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Social Responsibility for SMEs

N. MUTHURAMAN
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The ongoing debate in Western economies regarding the role of corporates in widening the gap between the rich and the poor, exemplified by the Occupy Wall Street movement, has brought focus on ‘Corporate Social Responsibility' in public discourse in India. CSR in India is several decades old, where large corporate houses have been role models in adopting the local society they depend on for land, labour and some other resources. However, CSR has remained an elusive practice, adopted only by a limited number of large corporates, and is yet to become a mainstream initiative even among large companies. In this context, SMEs in India have a key role to play, in bridging the social divide while building a prosperous India.

BUSINESS WITH ETHICS

Some CSR initiatives that any SME can strive to achieve include simply conducting its business in an ethical manner; paying all taxes and duties, providing a healthy working environment, adhering to basic social security regulations such as minimum wages, ESI, PF, etc, shunning cash-based transactions, and avoiding corrupt practices to solicit business — each of these will contribute to a much more equitable society than what we have currently inherited. SMEs are the bulwark of the economy, accounting for more than 45 per cent of industrial output, and more than 40 per cent of India's exports. A widespread adoption of ethical business practices among SMEs can have far-reaching implications for the country.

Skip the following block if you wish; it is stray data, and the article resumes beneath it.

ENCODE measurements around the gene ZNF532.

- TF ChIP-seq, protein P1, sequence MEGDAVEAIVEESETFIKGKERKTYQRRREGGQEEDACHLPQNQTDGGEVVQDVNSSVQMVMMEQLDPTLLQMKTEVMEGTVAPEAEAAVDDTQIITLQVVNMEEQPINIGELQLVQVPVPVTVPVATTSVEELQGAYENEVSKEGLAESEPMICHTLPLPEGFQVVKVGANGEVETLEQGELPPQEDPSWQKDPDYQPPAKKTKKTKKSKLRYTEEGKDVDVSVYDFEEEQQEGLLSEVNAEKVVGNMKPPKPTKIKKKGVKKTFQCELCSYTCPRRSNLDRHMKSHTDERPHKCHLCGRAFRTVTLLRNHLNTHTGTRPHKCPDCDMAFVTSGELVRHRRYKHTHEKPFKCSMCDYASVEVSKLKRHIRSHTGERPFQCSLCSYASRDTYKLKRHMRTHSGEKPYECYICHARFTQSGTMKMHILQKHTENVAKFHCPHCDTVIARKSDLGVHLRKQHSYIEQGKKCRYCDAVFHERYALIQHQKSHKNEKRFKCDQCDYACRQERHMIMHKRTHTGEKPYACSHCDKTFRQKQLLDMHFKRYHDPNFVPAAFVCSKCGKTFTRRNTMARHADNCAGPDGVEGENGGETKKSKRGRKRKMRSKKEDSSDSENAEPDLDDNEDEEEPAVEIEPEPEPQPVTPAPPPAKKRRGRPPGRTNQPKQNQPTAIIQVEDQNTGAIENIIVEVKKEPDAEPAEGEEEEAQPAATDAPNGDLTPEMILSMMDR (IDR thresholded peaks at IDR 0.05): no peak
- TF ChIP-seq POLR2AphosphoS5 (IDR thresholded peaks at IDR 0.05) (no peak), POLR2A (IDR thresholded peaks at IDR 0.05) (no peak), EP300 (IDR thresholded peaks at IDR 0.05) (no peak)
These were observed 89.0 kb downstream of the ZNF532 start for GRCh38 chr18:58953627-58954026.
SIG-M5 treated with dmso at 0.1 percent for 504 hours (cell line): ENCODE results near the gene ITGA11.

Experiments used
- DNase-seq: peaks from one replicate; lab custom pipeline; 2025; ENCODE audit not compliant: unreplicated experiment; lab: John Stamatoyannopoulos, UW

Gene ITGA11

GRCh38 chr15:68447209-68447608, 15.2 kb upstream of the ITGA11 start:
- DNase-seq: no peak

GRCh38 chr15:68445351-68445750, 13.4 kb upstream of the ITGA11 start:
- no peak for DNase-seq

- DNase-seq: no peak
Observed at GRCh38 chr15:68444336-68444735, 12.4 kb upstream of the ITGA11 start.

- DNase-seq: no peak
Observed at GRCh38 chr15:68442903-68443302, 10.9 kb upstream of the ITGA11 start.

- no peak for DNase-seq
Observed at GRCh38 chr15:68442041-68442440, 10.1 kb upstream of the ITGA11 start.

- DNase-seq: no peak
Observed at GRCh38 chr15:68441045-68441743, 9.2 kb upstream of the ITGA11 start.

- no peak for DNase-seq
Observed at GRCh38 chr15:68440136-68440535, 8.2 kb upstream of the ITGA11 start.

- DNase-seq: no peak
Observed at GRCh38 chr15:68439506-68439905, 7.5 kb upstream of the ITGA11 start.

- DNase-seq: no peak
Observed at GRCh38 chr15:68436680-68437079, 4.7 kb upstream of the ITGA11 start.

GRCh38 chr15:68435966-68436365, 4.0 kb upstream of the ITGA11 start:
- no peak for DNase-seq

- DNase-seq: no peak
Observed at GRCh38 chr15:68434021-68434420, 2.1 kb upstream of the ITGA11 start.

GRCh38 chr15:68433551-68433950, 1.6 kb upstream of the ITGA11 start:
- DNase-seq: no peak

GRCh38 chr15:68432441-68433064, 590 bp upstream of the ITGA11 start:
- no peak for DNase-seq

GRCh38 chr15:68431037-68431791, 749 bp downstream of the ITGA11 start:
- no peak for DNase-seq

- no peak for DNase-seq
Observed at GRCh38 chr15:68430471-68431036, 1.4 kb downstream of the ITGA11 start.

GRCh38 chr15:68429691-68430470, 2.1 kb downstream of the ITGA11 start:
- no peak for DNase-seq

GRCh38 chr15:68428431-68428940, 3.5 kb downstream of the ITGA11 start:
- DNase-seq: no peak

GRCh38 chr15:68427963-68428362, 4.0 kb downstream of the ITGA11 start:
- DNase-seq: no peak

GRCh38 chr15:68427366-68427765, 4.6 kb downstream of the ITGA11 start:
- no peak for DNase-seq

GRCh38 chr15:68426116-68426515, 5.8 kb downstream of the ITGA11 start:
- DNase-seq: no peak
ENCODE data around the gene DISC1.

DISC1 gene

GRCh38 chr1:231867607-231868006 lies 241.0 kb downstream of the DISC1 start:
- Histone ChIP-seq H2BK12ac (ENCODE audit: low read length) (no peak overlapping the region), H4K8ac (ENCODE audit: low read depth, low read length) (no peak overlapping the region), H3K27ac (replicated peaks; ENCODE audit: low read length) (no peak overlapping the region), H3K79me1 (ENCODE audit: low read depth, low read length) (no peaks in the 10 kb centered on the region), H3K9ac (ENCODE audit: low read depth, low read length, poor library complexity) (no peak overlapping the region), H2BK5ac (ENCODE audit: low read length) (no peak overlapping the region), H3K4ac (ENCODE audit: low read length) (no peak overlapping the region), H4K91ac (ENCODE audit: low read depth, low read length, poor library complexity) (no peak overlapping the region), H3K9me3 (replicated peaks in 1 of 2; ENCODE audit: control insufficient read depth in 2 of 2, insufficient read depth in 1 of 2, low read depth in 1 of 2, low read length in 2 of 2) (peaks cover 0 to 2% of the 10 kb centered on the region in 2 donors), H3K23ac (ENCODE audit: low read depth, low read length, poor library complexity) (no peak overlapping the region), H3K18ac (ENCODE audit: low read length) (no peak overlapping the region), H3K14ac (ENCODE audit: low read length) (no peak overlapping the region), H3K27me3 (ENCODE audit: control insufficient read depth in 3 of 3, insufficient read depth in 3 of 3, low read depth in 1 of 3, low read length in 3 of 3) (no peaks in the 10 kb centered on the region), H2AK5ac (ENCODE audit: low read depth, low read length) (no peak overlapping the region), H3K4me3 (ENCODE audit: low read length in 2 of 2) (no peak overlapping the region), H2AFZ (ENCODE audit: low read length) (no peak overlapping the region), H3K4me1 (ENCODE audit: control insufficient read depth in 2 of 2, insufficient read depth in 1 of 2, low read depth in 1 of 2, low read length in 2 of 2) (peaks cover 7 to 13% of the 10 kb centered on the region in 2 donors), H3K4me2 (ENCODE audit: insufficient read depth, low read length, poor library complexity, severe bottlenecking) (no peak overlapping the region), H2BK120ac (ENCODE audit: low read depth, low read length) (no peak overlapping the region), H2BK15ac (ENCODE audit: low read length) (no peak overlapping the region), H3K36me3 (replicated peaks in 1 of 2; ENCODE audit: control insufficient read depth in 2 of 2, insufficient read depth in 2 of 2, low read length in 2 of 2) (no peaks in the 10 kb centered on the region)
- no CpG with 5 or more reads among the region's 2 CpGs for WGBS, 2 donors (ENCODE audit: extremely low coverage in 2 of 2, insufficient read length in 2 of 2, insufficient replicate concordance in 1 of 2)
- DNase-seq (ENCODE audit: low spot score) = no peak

LOCAL COMMUNITIES

It may not be always cost-effective for an SME to source all its resource requirements — manpower, basic raw material, components, etc — from the local vicinity. However, building a relationship with the local community by co-opting them in some form would definitely help the enterprise in the long run. Entrepreneurs must realise that they are utilising a fair share of local resources such as land, water, power, etc, and should strive to return the favour to the local community. While adopting schools or hospitals could be possible only for large corporates, SMEs could meet their CSR goals through providing local employment, developing local vendors for supplies, using local agricultural produce or farm waste, etc.

Many entrepreneurs interpret CSR initiative as charity; however, this isn't a sustainable model, as such initiatives would suffer at the slightest pressure on the profitability of the enterprise. Entrepreneurs should recognise that CSR is their inalienable responsibility for the society, and strive to interweave CSR initiatives with their regular business goals.

(This article was published on January 22, 2012)
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